• While there are fewer who complain about the job situation than any time since the onset of the great recession, a 57 percent majority continue to say jobs are difficult to find in their community.
• Although inflation is at almost zero, 55 percent of Americans, held back by low wages, continue to say they are falling behind the cost of living.
• Fully 72 percent say that, in general, the government’s policies since the recession have done little or nothing to help middle-class people, and nearly as many say they have provided little or no help for small businesses (68 percent) and the poor (65 percent).
WHICH PARTY HAS THE ADVANTAGE?
In recent years, for the most part, the Democratic party has been better liked than the GOP. Threats of government shutdowns especially in 2013 took a toll on the image of the Republicans. Its national favorability rating fell into the 30s in response, while the Democrats’ ratings remained in the mid-40s. Pew Research’s most recent poll finds the GOP rating improving to 41 percent favorable, compared to the Democrats’ 46 percent.
Reflecting that narrow margin, a February survey revealed how conflicted Americans are about the two parties. It concluded “Majorities say the Democratic Party is open and tolerant, cares about the middle class and is not ‘too extreme.’ By contrast, most Americans see the GOP lacking tolerance and empathy for the middle class, and half view it as too extreme.
“Nonetheless, the Republicans more than hold their own with the Democrats in views of which party can better handle major issues,” the survey found. “The Republican Party runs even on the economy and immigration and holds double-digit leads over the Democrats on terrorism, foreign policy and taxes.”
There is little here to suggest either party has a positive enough image to give its presidential candidate a significant advantage, which has not been the case in the last three presidential elections. In 2003, the GOP was better regarded than the Democrats, while in 2007 and 2011 the opposite was the case.
THE CANDIDATE CHALLENGES
Even before the overwhelming impact of Clinton’s email controversy, a close reading of polls revealed the public had very conflicted attitudes toward the former first lady’s candidacy. While a generally popular Clinton bested all comers in the Democratic Party and all possible Republican opponents, Americans held mixed views about her as a potential president. Notably, an ABC News/Washington Post survey in October found just 51 percent of its respondents thought she would make a good president, while 41 percent thought she would not.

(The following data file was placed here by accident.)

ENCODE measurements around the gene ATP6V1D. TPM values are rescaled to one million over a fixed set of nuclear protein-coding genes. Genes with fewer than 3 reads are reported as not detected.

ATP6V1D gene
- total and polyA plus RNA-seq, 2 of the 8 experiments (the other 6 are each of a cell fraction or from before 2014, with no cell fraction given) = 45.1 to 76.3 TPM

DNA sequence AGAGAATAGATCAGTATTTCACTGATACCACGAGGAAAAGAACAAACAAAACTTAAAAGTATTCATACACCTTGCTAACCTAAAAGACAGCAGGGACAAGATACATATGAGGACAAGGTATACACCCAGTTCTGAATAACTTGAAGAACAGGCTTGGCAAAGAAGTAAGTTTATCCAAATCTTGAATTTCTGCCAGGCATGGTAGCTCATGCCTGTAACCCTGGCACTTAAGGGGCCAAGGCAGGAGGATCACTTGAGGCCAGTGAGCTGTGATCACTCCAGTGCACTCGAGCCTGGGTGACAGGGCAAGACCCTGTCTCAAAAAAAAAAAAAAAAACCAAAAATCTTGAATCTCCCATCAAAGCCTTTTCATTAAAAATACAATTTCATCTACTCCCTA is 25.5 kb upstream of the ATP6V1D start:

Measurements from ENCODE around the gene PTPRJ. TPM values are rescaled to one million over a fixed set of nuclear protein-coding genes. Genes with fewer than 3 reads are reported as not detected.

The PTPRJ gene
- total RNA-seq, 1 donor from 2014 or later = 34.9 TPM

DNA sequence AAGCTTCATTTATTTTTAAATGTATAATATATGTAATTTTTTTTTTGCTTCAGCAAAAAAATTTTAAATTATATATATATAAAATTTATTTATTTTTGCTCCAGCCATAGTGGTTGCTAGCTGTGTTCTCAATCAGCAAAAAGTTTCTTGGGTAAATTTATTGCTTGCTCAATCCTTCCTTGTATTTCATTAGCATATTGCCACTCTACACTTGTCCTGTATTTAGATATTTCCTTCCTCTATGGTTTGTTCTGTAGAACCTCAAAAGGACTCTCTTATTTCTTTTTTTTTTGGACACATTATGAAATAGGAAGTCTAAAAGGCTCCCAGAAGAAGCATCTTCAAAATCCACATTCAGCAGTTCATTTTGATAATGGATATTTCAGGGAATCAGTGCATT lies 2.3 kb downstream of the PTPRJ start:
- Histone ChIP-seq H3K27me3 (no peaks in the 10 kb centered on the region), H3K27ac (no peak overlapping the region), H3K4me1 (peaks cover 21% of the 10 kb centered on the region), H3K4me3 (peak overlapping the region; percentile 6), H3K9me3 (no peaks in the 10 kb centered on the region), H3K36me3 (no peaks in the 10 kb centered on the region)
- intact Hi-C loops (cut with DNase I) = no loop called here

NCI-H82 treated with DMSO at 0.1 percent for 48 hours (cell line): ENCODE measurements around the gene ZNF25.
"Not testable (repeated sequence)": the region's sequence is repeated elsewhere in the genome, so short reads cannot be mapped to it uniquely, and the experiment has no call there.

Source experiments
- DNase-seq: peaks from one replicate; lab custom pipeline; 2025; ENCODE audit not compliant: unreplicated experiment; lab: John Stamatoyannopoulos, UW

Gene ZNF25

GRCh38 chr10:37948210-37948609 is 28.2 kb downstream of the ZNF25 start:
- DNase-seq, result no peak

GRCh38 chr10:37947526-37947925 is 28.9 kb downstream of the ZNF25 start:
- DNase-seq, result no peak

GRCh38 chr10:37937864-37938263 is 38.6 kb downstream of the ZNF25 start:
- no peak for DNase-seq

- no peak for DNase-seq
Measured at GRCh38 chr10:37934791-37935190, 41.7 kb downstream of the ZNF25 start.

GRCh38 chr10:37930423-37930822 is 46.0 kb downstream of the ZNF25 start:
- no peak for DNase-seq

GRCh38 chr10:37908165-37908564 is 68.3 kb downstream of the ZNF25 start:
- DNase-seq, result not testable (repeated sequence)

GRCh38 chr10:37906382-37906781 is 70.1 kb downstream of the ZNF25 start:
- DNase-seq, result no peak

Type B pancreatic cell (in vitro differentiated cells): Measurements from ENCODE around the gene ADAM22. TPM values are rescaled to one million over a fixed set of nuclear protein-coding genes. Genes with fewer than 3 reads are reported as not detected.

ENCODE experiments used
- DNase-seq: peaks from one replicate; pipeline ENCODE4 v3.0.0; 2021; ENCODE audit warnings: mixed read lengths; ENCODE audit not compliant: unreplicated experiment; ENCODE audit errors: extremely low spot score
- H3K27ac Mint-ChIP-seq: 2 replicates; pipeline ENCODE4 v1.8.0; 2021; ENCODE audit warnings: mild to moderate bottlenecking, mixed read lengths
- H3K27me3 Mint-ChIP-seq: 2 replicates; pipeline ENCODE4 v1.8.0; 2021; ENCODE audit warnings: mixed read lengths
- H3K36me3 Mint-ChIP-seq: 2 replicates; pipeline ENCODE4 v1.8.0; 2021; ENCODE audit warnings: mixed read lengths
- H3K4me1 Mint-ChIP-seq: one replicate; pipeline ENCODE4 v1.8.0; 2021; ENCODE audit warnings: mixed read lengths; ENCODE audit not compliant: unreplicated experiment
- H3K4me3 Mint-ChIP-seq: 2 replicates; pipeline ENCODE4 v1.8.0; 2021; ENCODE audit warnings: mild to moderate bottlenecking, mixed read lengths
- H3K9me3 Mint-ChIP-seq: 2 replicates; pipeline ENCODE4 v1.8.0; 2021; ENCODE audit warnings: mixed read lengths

The Clinton problem on the Democratic side dwarfs the GOP’s issues, but Republicans also face a major challenge. The Republican base is even more dominated by ultra-conservative-right voters in 2016, than it was in 2012, raising the issue of whether centrist candidates will be even pushed even further from the mainstream than in past nominating contests.
In this light, it is not surprising that while Jeb Bush and Walker run slightly ahead of the field in the Real Clear Politics average of Republican voter survey results, Cruz, Paul, Mike Huckabee, and Ben Carson are all in striking distance.
FOREIGN POLICY, ONCE AGAIN
The Pew Research Center led off its annual national priorities report noting the public mood had changed. “As views of the economy improve and terrorist threats persist, the public’s policy priorities have changed: For the first time in five years, as many Americans cite defending the U.S. against terrorism (76 percent) as a top policy priority as say that about strengthening the nation’s economy (75 percent).”
The survey also found strengthening the U.S. military had also increased markedly. The number of Americans saying that should be a top priority jumped from 41 percent in 2013 to 52 percent currently.
While the public’s focus for the most part remains on domestic issues, it is also clear the threat of Islamic terrorism has once again raised the profile of national security as a public concern and potential basis of candidate evaluation.
Andrew Kohut is founding director of the Pew Research Center. He wrote this for CQ-Roll Call.